Peer nomination patterns and social identification in the context of children's cliques and friendship groups in middle childhood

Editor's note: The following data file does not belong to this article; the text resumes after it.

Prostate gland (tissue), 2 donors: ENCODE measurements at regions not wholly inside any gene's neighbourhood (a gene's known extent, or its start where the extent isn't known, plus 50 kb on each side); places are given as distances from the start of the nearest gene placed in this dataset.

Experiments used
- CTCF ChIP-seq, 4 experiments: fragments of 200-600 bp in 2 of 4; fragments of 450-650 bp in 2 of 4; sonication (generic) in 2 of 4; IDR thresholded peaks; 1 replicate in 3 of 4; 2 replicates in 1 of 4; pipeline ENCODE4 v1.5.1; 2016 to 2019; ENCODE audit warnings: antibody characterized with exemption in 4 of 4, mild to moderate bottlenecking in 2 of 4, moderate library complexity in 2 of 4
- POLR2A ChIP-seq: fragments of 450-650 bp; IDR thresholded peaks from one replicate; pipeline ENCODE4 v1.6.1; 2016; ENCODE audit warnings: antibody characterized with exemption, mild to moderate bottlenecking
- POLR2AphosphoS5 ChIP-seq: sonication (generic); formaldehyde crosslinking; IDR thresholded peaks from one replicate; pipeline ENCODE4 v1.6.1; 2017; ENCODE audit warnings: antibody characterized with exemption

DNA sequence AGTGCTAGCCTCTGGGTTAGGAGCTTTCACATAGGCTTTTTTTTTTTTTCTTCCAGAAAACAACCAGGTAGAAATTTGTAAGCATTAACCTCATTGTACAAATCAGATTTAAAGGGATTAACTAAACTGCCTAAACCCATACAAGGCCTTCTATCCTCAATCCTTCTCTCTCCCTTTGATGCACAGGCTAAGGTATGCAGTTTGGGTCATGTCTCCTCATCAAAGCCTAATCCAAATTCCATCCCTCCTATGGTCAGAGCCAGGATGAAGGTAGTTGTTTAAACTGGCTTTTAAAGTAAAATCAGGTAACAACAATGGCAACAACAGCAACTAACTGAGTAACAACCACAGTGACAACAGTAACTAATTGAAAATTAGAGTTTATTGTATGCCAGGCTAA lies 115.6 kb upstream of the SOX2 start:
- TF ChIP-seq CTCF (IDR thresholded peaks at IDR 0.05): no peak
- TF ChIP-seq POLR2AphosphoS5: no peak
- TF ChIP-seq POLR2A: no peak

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The overarching goal of the dissertation research was to examine the impact of the peer group context on children’s peer-related perceptions and behaviors. The first study examined the impact of children’s clique membership on peer nomination patterns. Children were found to nominate their cliquemates more often for positive characteristics and high social status indicators than for negative characteristics and low social status indicators. Gender and grade level effects were also examined. The study results implicate the social network as an important factor to consider for understanding the source of children’s social reputation and status. The second study examined the social identification process as a possible mechanism explaining peer group influence in the domains of academic behavior, adherence to trends, and misbehavior. Overall, children (1) reported greater intent to change their behaviors and conform to friendship group norms and (2) perceived greater similarity between themselves and their friendship group members, when they strongly identified with their friendship group. The dissertation concludes with a summary of findings and suggestions for future directions.